Roger Goodell as commissioner, judge and jury of the NFL was not going to cut it anymore. And when he muffed the Ray Rice situation, it became apparent that even with all the power he wielded, Goodell had to step aside and let someone handle the dispensing of fines and all disciplinary concerns.
Goodell, certainly begrudgingly, selected B. Todd Jones, the departing director of the Bureau of Alcohol, Tobacco, Firearms and Explosives. Jones, 57, is the first Black person to oversee the disciplining of NFL players, a job that has become more important with Goodell’s heavy-handed rulings that has ruffled many players and gone awry of his powers.
Jones, a former United States attorney in Minnesota, became top dog at the bureau in 2011. He’s leaving there next week. His leadership is desperately needed in the NFL, which has endured more serious issues in recent years with player misconduct—including a player, Aaron Hernandez, on trial now for murder.
It wasn’t just the significant cloud of controversy around the Rice case, which reached a tipping point when it was revealed that the video inside the Atlantic City hotel elevator had been sent to the league office before Goodell initially ruled Rice would be suspended for three games for striking his wife.
When the video surfaced months later, and the country was shocked and outraged by the violent nature of it, Goodell changed his punishment to indefinite suspension. In the end, Rice won an appeal—a significant blow to Goodell.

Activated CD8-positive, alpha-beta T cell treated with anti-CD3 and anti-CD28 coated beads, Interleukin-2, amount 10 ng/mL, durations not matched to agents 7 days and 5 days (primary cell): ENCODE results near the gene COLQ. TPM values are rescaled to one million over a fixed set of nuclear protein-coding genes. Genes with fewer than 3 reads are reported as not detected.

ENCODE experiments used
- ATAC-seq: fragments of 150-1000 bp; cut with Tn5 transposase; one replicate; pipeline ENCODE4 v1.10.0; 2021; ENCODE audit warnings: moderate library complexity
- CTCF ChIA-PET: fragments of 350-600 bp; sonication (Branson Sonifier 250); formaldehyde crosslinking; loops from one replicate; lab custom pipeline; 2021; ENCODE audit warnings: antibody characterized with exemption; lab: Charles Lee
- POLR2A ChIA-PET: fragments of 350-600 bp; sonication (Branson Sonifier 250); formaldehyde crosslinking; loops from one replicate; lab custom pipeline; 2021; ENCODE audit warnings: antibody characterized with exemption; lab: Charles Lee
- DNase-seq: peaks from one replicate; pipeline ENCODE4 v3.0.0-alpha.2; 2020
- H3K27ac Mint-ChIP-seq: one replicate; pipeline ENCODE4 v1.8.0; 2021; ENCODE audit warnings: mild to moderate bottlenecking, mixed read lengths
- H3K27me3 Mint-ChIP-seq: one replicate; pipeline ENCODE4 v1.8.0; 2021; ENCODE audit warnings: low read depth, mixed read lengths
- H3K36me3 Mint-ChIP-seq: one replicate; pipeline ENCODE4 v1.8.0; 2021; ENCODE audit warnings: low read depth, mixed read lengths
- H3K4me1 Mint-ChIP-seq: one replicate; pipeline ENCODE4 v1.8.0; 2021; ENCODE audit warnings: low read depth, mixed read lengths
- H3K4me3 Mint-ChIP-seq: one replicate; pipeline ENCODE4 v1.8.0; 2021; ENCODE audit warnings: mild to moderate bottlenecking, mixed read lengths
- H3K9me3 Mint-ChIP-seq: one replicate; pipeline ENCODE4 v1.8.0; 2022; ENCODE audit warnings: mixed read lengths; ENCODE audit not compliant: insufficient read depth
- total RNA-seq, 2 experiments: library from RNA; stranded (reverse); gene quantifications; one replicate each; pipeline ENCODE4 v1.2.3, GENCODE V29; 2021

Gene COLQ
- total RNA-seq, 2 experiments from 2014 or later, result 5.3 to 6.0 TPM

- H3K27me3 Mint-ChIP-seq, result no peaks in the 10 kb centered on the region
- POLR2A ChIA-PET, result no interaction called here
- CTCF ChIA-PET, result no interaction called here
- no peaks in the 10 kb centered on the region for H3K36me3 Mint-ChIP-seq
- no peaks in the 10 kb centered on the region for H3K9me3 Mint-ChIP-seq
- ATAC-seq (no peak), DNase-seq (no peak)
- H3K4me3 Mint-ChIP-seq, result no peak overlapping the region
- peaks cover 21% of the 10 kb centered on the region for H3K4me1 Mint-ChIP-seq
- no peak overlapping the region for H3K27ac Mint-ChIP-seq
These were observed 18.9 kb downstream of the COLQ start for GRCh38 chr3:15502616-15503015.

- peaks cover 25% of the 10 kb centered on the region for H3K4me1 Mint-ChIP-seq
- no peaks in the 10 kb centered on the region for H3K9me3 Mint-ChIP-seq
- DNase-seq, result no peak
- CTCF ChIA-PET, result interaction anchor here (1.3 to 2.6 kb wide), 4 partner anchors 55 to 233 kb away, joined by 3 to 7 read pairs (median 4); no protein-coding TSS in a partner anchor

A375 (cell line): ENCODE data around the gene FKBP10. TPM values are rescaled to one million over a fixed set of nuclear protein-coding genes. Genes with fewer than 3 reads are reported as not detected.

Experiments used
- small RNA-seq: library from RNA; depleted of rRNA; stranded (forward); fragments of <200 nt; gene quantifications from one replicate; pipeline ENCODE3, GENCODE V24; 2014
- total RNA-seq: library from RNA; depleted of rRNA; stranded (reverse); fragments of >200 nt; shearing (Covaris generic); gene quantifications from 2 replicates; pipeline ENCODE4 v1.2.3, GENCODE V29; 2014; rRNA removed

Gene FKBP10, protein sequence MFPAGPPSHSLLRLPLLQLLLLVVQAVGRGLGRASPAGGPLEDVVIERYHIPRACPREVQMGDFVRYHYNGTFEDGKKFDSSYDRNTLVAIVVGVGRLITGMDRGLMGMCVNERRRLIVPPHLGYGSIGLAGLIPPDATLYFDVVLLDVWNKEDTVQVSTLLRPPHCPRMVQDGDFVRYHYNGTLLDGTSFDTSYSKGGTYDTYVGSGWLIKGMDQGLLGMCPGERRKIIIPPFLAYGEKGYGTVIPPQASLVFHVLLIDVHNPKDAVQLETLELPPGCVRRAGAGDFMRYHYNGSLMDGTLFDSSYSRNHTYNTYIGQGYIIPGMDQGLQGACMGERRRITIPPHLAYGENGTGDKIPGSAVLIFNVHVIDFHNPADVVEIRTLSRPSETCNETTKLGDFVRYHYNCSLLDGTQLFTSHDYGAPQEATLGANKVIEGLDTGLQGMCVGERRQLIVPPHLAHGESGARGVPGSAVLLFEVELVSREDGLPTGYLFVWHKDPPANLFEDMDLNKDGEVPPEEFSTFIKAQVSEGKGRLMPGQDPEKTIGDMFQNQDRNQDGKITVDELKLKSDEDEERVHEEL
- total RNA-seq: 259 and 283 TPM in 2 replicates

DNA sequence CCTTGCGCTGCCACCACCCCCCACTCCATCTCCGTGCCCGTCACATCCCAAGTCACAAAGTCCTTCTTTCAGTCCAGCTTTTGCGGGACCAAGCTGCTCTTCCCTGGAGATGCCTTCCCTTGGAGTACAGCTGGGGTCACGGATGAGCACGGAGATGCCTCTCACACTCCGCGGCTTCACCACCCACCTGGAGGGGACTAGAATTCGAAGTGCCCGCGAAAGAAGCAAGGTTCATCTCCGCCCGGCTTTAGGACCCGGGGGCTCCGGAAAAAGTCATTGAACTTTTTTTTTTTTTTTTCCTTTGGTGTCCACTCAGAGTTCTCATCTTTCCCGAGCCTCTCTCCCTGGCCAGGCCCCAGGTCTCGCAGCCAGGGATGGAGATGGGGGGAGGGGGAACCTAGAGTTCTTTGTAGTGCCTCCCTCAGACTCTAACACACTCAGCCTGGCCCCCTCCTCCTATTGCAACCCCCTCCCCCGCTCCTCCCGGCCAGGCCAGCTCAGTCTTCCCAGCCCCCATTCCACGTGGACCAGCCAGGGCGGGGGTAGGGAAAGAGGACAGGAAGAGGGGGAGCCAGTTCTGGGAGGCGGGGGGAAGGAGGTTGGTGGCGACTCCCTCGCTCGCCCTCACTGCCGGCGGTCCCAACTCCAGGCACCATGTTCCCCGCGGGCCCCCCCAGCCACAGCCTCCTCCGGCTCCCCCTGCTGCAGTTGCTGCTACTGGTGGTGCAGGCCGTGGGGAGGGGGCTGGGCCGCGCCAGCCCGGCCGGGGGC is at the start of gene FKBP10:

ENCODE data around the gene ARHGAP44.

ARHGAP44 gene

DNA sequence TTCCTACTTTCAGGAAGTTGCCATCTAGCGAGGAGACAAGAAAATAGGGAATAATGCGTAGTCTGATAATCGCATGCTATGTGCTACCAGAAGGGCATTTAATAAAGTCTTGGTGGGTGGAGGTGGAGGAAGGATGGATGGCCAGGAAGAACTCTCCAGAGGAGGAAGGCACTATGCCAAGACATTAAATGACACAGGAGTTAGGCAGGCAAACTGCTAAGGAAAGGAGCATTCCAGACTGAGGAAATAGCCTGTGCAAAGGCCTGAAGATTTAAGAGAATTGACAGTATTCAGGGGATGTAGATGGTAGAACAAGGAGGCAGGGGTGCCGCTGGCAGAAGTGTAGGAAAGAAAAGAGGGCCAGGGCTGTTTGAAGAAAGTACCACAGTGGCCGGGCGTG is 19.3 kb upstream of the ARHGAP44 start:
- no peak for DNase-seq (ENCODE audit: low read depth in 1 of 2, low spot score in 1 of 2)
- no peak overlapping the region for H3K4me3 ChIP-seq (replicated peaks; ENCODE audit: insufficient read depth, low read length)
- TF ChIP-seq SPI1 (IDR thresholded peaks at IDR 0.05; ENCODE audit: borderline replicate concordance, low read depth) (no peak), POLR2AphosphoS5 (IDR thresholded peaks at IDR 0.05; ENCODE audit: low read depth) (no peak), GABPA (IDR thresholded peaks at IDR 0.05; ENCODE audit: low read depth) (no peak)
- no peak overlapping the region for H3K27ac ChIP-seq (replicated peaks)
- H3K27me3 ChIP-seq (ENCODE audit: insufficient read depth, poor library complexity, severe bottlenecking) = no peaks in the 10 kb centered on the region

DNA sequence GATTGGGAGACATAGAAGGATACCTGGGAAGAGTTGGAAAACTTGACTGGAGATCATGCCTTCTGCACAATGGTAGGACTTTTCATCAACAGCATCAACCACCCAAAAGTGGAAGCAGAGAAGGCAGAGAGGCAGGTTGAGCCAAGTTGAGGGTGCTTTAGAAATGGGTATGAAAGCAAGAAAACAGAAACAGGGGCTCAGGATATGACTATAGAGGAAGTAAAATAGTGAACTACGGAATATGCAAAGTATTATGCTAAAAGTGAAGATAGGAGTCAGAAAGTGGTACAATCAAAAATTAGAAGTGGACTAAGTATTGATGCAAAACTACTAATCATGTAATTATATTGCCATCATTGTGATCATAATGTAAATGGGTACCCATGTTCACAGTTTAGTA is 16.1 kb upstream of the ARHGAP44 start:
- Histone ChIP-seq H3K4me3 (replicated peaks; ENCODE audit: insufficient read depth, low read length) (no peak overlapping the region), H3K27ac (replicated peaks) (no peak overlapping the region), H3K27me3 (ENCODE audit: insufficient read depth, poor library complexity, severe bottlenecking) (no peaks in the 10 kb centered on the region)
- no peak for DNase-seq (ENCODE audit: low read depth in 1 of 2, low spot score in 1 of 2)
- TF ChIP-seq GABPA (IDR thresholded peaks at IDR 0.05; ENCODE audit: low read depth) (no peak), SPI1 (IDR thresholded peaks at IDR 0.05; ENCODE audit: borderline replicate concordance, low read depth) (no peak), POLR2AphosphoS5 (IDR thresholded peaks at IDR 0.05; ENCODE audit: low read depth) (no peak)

If that was not bad enough, Adrian Peterson and his case of physically disciplining his son arose, another mess of a situation with all sorts of legal ramifications based on Goodell’s handling of the matter.
There also was Greg Hardy of Carolina’s case of domestic violence that gave the league its third major disciplinary case in a matter of months.
It was too much for Goodell to handle. He mismanaged each case, leading to mounting pressure for change. He acquiesced and will no longer have to discipline players accused of drug offenses, domestic violence and other off-field issues.
Under the new strategy, Jones will be in charge of disciplining players, while Lisa Friel, who works for the NFL as an adviser on domestic violence issues, will be in charge of investigating allegations of off-field misconduct. Jones and Friel will report to Goodell.
The NFL also created an owners committee, led by Michael Bidwill, a former federal prosecutor who owns the Arizona Cardinals, to oversee the league’s personal conduct policy, which needs revamping and more clarity.
The former judge, Barbara Jones, who overturned the Rice suspension, chided the NFL for the way it handled its disciplinary procedures.
But that was not it. In February, a federal judge in Minnesota also overturned Goodell’s suspension of Peterson, who pleaded no contest to charges that he beat his young son. The NFL has appealed that decision.
Once they are formally appointed, Jones and Friel are likely to have to decide what to do with Hardy, who remains suspended with pay after he was convicted of domestic violence.
His case, though, was overturned on appeal. The Cowboys this month signed Hardy, a defensive lineman, to a one-year contract even though it was unclear whether he would be suspended.
In other words, there is a lot of work for Jones to do. And his credentials indicate he’s up for the challenge that was too much for Goodell.